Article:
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Daily Israel Report

Second Temblor Strikes Eastern Turkey; No Israelis Missing

The Israeli Consulate in Turkey says no Israelis are missing in the aftermath of earthquakes that struck Turkey.
By Chana Ya'ar
First Publish: 10/23/2011, 4:30 PM

The Israeli Consul General has said that no Israeli nationals were in the area where another earthquake measuring 5.5 on the Richter scale rattled eastern Turkey Sunday afternoon. Israeli tourism to Turkey has al but endd, due to PM Erdogan's anti-Israel behavior.

The quake hit hours after a 7.6 strength temblor struck the region at 6:41 a.m. local time, reaching a depth of 4.5 miles, according to the U.S. Geological Survey, and came along with several other, weaker aftershocks.

The epicenter of was located in the village of Tabanli in eastern Van province, populated by nearly one million. The region borders Iran, and is known to be home to the PKK terrorist group, which has many of its operational bases located in the area.

Initial estimates placed the death toll between 500 to 1,000 people after at least 45 buildings had collapsed in the devastated town of Ercis, near Van.

Meanwhile, Defense Minister Ehud Barak said Sunday that Israel would offer any assistance it can in the aftermath of the earthquake.

Israel's Geophysical Institute reported that the massive temblor could be felt in some residential high rises as far south as central Tel Aviv.

IDF Chief of Staff Lt.-Gen. Benny Gantz ordered preparations to aid Turkey. An IDF delegation is completing preparations to head to the disaster area, as soon as it receives final approval from the government, a spokesman said.

"There are so many dead," Ercis Mayor Zulfikar Arapoglu told NTV television. "There is too much destruction. We need urgent aid, we need medics."

In nearby Van, located near the Iranian border, the airport has been damaged and planes are being diverted to neighboring cities. Prime Minister Recep Tayyip Erdogan was reportedly on his way to the city to inspect the damage.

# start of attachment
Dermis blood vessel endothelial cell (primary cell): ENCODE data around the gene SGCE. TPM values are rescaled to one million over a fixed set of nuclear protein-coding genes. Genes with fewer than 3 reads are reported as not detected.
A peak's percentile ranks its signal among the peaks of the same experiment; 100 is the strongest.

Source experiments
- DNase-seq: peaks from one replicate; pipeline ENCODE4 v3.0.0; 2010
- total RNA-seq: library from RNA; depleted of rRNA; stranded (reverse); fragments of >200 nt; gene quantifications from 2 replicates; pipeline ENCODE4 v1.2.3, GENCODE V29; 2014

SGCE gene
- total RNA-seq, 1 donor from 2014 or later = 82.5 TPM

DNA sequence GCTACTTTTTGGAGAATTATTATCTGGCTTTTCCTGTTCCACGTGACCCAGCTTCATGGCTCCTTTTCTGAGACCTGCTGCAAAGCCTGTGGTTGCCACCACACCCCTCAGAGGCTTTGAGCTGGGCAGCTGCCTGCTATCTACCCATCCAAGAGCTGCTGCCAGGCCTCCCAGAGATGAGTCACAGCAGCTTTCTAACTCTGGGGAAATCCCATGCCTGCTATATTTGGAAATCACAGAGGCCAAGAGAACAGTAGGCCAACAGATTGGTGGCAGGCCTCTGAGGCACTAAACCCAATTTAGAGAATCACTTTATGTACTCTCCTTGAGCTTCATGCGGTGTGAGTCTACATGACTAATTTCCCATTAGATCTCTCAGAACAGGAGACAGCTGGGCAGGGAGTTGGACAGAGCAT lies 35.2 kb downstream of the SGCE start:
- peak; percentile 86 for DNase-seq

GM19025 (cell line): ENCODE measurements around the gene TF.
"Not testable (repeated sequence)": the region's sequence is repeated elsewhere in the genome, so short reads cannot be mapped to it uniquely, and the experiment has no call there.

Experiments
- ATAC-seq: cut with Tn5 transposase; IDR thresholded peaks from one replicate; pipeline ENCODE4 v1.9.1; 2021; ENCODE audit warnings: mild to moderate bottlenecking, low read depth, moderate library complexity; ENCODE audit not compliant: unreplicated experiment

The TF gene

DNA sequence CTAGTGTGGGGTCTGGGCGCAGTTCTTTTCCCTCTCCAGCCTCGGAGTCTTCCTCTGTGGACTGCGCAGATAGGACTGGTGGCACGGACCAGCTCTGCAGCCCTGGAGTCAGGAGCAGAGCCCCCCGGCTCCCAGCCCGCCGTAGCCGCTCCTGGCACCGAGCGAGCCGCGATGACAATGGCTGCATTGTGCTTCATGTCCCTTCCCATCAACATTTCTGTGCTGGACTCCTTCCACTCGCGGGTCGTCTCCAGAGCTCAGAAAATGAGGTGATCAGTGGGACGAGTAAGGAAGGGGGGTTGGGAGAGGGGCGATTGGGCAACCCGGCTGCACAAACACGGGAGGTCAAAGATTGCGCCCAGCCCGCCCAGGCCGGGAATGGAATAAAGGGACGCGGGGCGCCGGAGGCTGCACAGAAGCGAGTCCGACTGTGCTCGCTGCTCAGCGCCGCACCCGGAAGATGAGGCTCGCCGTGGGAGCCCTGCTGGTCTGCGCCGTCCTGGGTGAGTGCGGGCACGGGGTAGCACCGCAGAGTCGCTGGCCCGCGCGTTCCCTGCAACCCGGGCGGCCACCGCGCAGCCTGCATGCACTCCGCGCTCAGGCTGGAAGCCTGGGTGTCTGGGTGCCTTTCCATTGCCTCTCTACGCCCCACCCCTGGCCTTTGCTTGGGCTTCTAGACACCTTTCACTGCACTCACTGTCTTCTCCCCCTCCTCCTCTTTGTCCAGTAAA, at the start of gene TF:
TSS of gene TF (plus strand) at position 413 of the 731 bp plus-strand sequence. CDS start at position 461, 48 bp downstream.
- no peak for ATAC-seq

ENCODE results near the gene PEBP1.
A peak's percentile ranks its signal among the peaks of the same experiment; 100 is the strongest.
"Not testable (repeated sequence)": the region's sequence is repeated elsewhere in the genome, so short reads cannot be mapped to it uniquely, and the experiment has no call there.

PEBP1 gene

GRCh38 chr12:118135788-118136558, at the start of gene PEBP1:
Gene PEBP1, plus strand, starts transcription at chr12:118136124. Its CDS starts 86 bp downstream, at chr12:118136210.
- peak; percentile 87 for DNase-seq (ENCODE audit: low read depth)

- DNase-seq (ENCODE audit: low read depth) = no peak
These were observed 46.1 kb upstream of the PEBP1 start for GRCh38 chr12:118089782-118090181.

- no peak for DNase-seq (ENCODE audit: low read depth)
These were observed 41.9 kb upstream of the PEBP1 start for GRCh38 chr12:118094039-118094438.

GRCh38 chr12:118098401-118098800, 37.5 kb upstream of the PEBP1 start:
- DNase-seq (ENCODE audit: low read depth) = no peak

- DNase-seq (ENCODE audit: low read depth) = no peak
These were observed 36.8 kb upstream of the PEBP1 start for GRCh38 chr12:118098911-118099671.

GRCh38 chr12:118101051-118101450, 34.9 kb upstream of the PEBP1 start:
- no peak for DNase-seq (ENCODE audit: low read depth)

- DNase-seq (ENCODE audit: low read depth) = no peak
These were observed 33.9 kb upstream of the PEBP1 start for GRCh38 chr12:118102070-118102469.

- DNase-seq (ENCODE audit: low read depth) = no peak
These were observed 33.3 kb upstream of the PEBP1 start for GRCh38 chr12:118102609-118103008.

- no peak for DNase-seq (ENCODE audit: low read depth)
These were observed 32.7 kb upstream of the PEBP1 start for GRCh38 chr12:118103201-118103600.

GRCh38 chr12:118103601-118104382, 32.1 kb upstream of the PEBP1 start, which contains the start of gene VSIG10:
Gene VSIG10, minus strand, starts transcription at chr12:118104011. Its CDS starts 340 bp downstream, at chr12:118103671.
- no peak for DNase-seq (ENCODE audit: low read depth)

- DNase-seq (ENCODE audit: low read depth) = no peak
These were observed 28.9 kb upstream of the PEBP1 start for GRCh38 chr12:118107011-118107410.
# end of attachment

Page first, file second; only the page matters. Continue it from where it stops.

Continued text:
At least two buildings collapsed during the first earthquake, according to Mayor Bekir Kaya. Rescue workers were trying desperately to pull out people believed to be trapped under the wreckage of a seven-story building. Some 50 injured people were evacuated to a hospital.

Despite the dramatic worsening of relations between Israel and Turkey over the past several years, Turkey assisted Israel late last year when a massive wildfire tore through the Mount Carmel forest.

Likewise, a number of quiet back-channel talks have taken place via various Israeli interfaith delegations held with Istanbul-based Turkish Islamic philosopher Adnan Oktar, who has ties with Ankara and who has worked to maintain ties with the Jewish State.

“May Allah have mercy on our brothers who have been martyred recently in the earthquake, and may He give forbearance to the relatives of their families and recovery to our wounded citizens," Oktar told Arutz Sheva in a telephone interview following the second earthquake Sunday afternoon. "Our Prophet (pbuh) forewarns in many of the hadiths that in the time of the appearance of Hazrat Mahdi –King Mashiach- before the Last Day earthquakes will increase and become frequent. We witness with great marvel how earthquakes have increased. There is wisdom in all these happenings. Every one of these is a test. Allah reminds people of the Hereafter by means of these tests and calls that they get closer to Him with more passion.”

Turkish government officials have also expressed concern about the impact of the multiple earthquakes on a nuclear plant located near the Armenian border.